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Lethbridge Herald Newspaper Archives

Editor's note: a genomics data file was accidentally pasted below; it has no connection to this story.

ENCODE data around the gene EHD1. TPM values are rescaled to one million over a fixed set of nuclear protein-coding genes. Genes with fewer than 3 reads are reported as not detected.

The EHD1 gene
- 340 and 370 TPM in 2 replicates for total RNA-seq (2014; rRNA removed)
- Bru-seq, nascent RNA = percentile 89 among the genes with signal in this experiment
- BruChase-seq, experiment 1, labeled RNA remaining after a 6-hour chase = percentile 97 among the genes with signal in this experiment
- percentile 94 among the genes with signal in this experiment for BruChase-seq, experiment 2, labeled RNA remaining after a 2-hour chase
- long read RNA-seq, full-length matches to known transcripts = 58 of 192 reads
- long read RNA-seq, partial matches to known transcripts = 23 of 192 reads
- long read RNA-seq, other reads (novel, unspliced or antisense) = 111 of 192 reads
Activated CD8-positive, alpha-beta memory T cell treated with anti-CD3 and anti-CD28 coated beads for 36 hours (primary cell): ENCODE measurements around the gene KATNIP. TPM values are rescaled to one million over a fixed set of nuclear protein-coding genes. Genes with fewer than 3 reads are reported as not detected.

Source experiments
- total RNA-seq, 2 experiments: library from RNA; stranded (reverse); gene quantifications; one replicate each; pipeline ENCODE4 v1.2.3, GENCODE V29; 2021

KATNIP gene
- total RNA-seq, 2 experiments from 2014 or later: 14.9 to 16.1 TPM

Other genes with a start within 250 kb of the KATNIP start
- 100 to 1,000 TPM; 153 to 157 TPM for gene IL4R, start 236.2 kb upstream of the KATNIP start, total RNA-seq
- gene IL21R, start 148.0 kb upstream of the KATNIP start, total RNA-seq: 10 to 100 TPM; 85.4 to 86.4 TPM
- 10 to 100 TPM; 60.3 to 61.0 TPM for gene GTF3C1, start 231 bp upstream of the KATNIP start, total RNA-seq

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Lethbridge Herald, The (Newspaper) - June 7, 1974, Lethbridge, Alberta Friday, 7. 1974 THE LETHBRIDGE HERALD Quadriplegic mother of healthy daughters Paralysed woman mother of two BIGELOW, Minn. (AP) Although her legs are totally paralysed and she has only slight movement in her arms, Bernis Jongetjes has become the mother of two healthy daughters. Doctors at Worthington Regional Hospital could find no record of United States quadriplegics who had given WeeWhimsy wilt be sent the original an for fer queue Send your child's quotation to this paper Rights issue Liberal key to get vote MONCTON. N.B. (CP) Women's rights remain a key subject with the federal government and a re-elected Liberal administration will continue its efforts on their behalf. Robert Andras, minister of manpower and immigration, said this week. Speaking to the annual- meeting of the National Council of Women. Mr. Andras said the Liberals already have implemented 40 of the 122 recommendations of the royal commission on the status of women. Work is continuing on the other recommendations and will resume immediately in the next Parliament, he said. Mr. Andras said that it was the opposition parties which had brought down the last Parliament and. as a result, postponed two pieces of women's rights legislation. One bill was designed to give more flexibility for payment of unemployment insurance benefits to women who have their earnings interrupted bv pregnancy, he said. WOULD CHANGE LEAVE The amendment would change the 15-week maternity leave regulation, permitting Hie payments to be made any lime from eight weeks before birth to 15 weeks afterward. A second piece of legislation would have amended the Immigration Act to remove the "head of family" reference from the legislation. "While the term itself is ac- tually neutral in wording, it is almost invariably taken to mean husband, no matter what the situation may be." Mr Andras said The amendments also will provide that dependent mem- bers of a family, including a wife, will no longer be auto- matically deported under a deportation order for the husband, he said. birth, and of 19 cases of quadriplegics who had children in Britain only two bore more than one child. Mrs. Jongetjes, now at home with daughters Dawn, 3, and Vicki 2 months, can prepare the baby's bottle and feed her. For more complex chores, such as changing a diaper, the baby's grandmother helps. Mrs. Jongetjes was paralyzed in 1970 when her spinal cord was damaged in a fall. Dawn was born four months later at a navy hospital in South Carolina. I Contemporary meaning placed on diamonds NEW YORK (AP) Diamonds are getting a different I look from young designers who are using them in new ways. Such disparate types as a Coty Award-winner who dotes on cowrie shells and beetles' wings in jewelry, a designing sister team and a poetic housewife and mother who de- signs what she calls "human sculpture" have discovered diamonds. The diamond, long considered the symbol of love and still favored by 75 per cent of brides, has taken on new meaning as a contemporary fashion accessory. This is mainly due to increased use of small diamonds, which are adaptable to many exciting designs and are more affor- dable than the larger stones. Cliff Nicholson, young nature-loving designer who uses petrified beetles, natural cowrie shells and slabs of x mother-of-pearl as the basis for his sculpture-like necklaces, has just unveiled his first diamond collection. Nicholson began designing jewelry in 1970, and fashion pundits wasted no time in recognizing his talent with a Coty Award. His first diamond collection features pieces containing single diamonds or just a few stones in shades that pick up the subtle colorings of molded gold or mother-of-pearl that form the base of his designs. Because he uses relatively small amounts of gold, em- ploying shells and other materials and suspending his dia- monded sculptures from dyed-to-match woven neck ropes, Nicholson's one-of-a-kind designs are relatively S easy on the bank account. The young designing team of Michelle and Janis Savitt, sisters who have been designing sleek contemporary jew- 'S elry in their own factory, operates under the name MJS. Michelle is 22 and Janis is 19. They have gained national attention in fashion magazines and sell their line of modern, art-decor-influenced, gold and silver jewelry in 2 many top stores. The Savitts launched their first diamond collection starting with classic designs, sprinkled liberally with small diamonds in circular or diagonal patterns or an extensive assortment of gold bangles, cuffs and pendants, ear-rings and rings with round and square shanks. Alice Abranis sees and designs jewelry as wearable, touchable human sculpture. A poetic mother of two, she has been designing and exhibiting her distinctive jewelry in and around Denver, where she moved with her surgeon husband 11 years ago. She began designing jewelry on commission about five years ago, working with her customers' own diamonds and cradling them in unusual settings. Alice believes a design should "react" with a diamond, "enhancing its existing brilliance, beauty and durabil- ity." This is far from the concept that a stone's setting was no more than a holder for the gem. Her pendants and rings combine the molded look of sculpture with the practicality and comnort of fine jewelry. They also feature small diamonds. CAC teStS THE BETTER HALF pantyhose By Barnes OTTAWA (CP) Pantyhose snags and bags are a feature of most of the 16 brands of one-size pantyhose tested by the Consumers' Association of Canada. Only one brand L'Eggs lived up to its claim of fitting all figure sizes comfortably, the association reported today. However, the brand didn't rate highly for touch and appearance in the wear trials. Cheaper brands will perform favorably on certain figure types. CAC says. Found acceptable for medium and large figure types were Whisper, Simpsons-Sears, Petite Bell. Young Flair and Maybelle in that order. Women with long legs won't go far wrong with Secret, Fair Set and Zellers, while women with short legs can snuggle comfortably info Bonimart and The Very Thing. "If a healthy body means a healthy mind, my new secretary must be a regular Einstein." Ann Landers Agency to protect children WASHINGTON (Reuter) The chairman of the U.S. Federal Trade Commission said this week his agency will move to protect children from over-zealous advertisers. Lewis Engman told the American Advertising Federation that he will recommend a crackdown on the use of premiums to entice children into buying and would move to block the use of "hero figures" in advertisements aimed at children. Industry efforts to control children's advertising have failed, he said. He also said that using sports figures, entertainment personalities, cartoon characters or figures from children's programs could also be an unfair practice under federal laws The National Association of Broadcasters has been working for nearly a year to reform its industry code on chiidrens advertising, an effort Mr. Engman said has not succeeded. He told the advertising group that other areas not adequately dealt with include. advertising of vitamins and drugs to children. Advertising dangerous toys and other products hazardous 1o health or safety. Lady: Why don't you cut the bull and tell those guys who resent it when the little woman wants a night out that she has just as much right to "single it" as he does? When men say they want a night out with the boys, what they are really looking for is a night out with the girls. If a wife is willing to be THAT broad minded (ha, ha, he's got broads on his mind all then HE should say "O.K.. Honey, go out and enjoy yourself, too." I am not a Woman's Lib nut or anything like that. I just believe fair is fair. And the rules of the game should be the same for both sexes. The double standard went out with the buggy whip and corset stays. Let's face it. after five years every marriage goes stale. A little diversion can be a very good thing. So why not encourage people to be open and truthful instead of putting on a big act? There isn't a husband who hasn't strayed at least once aiter five years of marriage, and you can bet your life on Troth Dear Mr. T.: Bet your own. kiddo. Your sweeping generalizations are too darned sweeping as far as I am concerned. Dear Ann Landers: Is something wrong with me? Whenever I get a compliment, like someone will say. "Gee, I like thai I always reply, "It's three years old" or, "I got it on sale for half price." Yesterday somebody complimented me on a c-r.ain I was wearing around my neck. I said. "It's not real gold. It's actually a cheap little thing I picked up in a novelty shop Afterwards I'm always sorry after I answer that way because sometimes I think I insult people. It's like telling them they don't know quality from junk. What's wrong with me? How can I overcome -this Dear C.: Everyone, no matter how sophisticated or well adjusted, has some area of insecurity. You need practice in accepting praise of any kind. Try this. Have a stock answer ready for the very next person who gives you a compliment. Say: "Thank you. I like it, too. How nice of you to notice.'' Dear Ann Landers: Some of your "experts" aren't so expert. For example, that music teacher who suggested to parents that they start their children on a second hand instrument when they begin to take lessons. I teach music in the public schools. I always advise parents (particularly those of talented children) to go to a reliable music store and use the rental plan if they can't afford to buy a new instrument outright. There is nothing more defeating